Dieting is the practice of eating food in a regulated fashion to achieve or maintain a controlled weight. In most cases dieting is used in combination with physical exercise to Lose Weight in those who are overweight or obese. Some athletes, however, follow a diet to gain weight (usually in the form of muscle). Diets can also be used to maintain a stable body weight.
Diet to promote Weight Loss are generally divided into four categories: low-fat, low-carbohydrate, low-calorie, and very low calorie. A meta-analysis of six randomized controlled trials found no difference between the main diet types (low calorie, low carbohydrate, and low fat), with a 2–4 kilogram weight loss in all studies. At two years, all calorie-reduced diet types cause equal weight loss irrespective of the macronutrients emphasized.
The first popular diet was "Banting", named after William Banting. In his 1863 pamphlet, Letter on Corpulence, Addressed to the Public, he outlined the details of a particular low-carbohydrate, low-calorie diet that had led to his own dramatic weight loss.
Diet And Dieting Types Of
Low-fat diets involve the reduction of the percentage of fat in one's diet. Calorie consumption is reduced because less fat is consumed. Diets of this type include NCEP Step I and II. A meta-analysis of 16 trials of 2–12 months' duration found that low-fat diets (without intentional restriction of caloric intake) resulted in average weight loss of 3.2 kg (7.1 lb) over habitual eating.
Low carbohydrate diets such as Atkins and Protein Power are relatively high in protein. Low-carbohydrate diets are sometimes ketogenic (i.e. they restrict carbohydrate intake sufficiently to cause ketosis).
Low-calorie diets usually produce an energy deficit of 500–1,000 calories per day, which can result in a 0.5 kilogram (1.1 lb) to 1 kilogram (2.2 lb) weight loss per week. Amongst some of the most commonly used low-calorie diets include DASH diet, Diet to Go, and Weight Watchers. The National Institutes of Health reviewed 34 randomized controlled trials to determine the effectiveness of low-calorie diets. They found that these diets lowered total body mass by 8% in the short term, over 3–12 months.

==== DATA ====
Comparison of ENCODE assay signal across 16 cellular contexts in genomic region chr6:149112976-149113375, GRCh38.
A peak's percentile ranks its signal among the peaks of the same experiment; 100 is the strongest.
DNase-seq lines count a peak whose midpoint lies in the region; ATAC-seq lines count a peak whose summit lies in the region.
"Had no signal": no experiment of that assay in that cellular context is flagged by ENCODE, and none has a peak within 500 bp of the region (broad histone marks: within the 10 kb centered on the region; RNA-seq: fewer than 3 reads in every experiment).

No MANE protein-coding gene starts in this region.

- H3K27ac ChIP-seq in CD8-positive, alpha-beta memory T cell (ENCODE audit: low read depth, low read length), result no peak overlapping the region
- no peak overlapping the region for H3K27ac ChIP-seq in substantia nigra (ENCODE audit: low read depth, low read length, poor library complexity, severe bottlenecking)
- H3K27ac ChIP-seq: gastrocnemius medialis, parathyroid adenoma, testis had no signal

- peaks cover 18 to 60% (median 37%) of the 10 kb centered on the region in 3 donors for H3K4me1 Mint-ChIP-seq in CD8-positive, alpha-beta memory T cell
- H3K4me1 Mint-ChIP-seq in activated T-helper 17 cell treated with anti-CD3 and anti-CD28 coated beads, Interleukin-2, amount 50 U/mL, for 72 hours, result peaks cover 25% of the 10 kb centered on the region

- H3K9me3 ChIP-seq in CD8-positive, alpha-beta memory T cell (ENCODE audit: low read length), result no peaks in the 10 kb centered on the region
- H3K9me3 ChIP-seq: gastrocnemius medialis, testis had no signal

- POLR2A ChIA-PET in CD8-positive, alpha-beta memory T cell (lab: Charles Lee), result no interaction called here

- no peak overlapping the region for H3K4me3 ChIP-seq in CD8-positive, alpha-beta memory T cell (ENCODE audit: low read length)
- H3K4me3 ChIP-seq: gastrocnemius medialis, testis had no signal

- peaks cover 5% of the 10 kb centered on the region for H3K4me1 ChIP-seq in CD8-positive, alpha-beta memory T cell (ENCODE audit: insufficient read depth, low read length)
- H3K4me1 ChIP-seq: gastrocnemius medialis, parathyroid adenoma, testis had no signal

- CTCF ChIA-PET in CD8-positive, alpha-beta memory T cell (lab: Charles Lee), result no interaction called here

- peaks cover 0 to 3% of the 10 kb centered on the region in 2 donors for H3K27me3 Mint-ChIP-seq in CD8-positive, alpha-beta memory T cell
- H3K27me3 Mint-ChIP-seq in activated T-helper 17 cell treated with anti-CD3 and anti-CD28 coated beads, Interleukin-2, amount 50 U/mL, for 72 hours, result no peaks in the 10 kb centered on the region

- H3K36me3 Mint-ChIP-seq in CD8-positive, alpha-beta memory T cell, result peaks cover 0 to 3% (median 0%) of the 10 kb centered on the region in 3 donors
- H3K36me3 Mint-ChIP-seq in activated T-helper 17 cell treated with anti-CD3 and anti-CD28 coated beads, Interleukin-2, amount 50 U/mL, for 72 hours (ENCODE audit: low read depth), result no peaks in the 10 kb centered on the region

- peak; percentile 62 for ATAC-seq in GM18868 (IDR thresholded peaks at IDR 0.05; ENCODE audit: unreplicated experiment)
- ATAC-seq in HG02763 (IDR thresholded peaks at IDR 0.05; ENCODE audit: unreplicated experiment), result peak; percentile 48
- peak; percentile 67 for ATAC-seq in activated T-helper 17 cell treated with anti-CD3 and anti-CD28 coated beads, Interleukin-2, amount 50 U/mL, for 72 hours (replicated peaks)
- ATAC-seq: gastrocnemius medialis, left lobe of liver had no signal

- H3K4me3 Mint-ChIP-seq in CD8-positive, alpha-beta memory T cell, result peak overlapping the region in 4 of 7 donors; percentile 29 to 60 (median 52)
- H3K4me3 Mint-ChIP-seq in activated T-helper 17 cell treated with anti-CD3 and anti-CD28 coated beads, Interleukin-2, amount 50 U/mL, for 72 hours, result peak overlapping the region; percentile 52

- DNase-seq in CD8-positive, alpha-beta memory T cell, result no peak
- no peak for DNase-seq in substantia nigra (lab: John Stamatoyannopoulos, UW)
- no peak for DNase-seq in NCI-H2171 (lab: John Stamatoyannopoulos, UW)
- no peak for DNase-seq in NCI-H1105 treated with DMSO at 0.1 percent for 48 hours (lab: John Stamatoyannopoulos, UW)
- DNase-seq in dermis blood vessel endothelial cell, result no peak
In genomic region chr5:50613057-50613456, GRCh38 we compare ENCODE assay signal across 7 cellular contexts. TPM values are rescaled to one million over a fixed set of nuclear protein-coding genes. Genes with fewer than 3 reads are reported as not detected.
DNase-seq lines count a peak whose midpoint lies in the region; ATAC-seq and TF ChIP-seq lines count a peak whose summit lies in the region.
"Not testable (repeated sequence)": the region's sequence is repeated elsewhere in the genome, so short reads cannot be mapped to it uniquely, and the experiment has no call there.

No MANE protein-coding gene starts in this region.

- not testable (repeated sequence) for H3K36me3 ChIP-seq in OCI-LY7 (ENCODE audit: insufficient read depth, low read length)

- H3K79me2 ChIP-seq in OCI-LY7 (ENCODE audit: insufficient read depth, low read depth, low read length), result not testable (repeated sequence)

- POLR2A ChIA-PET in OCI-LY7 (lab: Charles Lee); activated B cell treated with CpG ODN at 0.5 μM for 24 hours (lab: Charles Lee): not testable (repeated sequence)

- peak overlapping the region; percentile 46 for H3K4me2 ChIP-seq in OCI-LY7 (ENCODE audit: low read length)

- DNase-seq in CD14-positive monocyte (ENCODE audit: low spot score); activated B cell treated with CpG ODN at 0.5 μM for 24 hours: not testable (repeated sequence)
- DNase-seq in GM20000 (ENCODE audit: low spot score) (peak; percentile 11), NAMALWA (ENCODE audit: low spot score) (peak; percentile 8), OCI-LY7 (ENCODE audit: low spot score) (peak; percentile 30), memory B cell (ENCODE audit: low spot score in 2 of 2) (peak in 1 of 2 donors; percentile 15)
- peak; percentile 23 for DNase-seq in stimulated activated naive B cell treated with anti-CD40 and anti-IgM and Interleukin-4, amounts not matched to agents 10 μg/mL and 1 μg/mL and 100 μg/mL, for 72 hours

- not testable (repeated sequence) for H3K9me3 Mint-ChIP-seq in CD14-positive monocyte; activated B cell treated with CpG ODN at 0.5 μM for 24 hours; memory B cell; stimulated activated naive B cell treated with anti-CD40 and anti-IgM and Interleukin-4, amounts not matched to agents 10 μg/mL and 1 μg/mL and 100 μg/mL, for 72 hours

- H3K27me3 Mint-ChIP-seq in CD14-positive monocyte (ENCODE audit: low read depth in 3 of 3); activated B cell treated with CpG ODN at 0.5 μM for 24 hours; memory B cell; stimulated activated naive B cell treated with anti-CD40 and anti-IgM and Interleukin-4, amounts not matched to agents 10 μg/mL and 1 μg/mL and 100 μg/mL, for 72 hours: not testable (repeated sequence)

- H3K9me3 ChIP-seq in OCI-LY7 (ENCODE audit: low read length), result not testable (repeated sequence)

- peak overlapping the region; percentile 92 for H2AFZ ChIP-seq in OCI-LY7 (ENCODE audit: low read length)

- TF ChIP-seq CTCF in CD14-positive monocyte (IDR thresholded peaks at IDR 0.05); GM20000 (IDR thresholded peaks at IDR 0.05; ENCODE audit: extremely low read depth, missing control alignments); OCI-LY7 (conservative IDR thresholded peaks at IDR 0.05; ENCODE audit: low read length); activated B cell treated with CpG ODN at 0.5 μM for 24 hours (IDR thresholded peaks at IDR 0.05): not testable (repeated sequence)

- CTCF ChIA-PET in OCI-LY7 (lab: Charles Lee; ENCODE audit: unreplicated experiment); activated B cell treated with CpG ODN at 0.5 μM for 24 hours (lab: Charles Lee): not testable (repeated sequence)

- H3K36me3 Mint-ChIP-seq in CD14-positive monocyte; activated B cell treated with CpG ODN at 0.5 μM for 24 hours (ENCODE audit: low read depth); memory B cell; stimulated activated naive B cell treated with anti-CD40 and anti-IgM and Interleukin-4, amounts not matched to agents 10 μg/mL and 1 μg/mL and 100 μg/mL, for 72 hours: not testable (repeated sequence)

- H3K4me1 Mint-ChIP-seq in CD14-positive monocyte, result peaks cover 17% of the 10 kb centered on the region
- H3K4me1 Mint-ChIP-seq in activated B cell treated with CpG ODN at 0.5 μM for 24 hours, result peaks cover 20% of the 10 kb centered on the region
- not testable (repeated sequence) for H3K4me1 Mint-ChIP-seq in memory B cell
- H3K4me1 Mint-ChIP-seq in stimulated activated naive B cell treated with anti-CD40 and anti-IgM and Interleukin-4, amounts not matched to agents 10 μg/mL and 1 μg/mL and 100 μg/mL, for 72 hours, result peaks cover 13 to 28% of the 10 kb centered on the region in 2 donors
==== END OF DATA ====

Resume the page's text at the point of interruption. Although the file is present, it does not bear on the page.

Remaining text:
Very low-calorie diets
Very low calorie diets provide 200–800 calories per day, maintaining protein intake but limiting calories from both fat and carbohydrates. They subject the body to starvation and produce an average weekly weight loss of 1.5–2.5 kilograms (3.3–5.5 lb). "2-4-6-8", a popular diet of this variety, follows a four-day cycle in which only 200 calories are consumed the first day, 400 the second day, 600 the third day, 800 the fourth day, 1,000 the fifth day, and then the cycle repeats. These diets are not recommended for general use as they are associated with adverse side effects such as loss of lean muscle mass, increased risks of gout, and electrolyte imbalances. People attempting these diets must be monitored closely by a physician to prevent complications.
Each pound of body fat is maintained by less than one extra calorie per hour. In general, obesity is not a condition maintained by overeating; obesity is a condition brought about and maintained by eating more calories than the body uses, consistently. As a practical example, eating twenty-five hamburgers a year that are Burger King Whoppers rather than twenty-five McDonald Quarter Pounders can cause a weight gain of more than one and one-half pounds in that year. Twenty-five hamburgers represent 2% of yearly allotment of three meals a day. Making comparable choices at every meal for one year could yield an eighty-two-pound difference in body weight.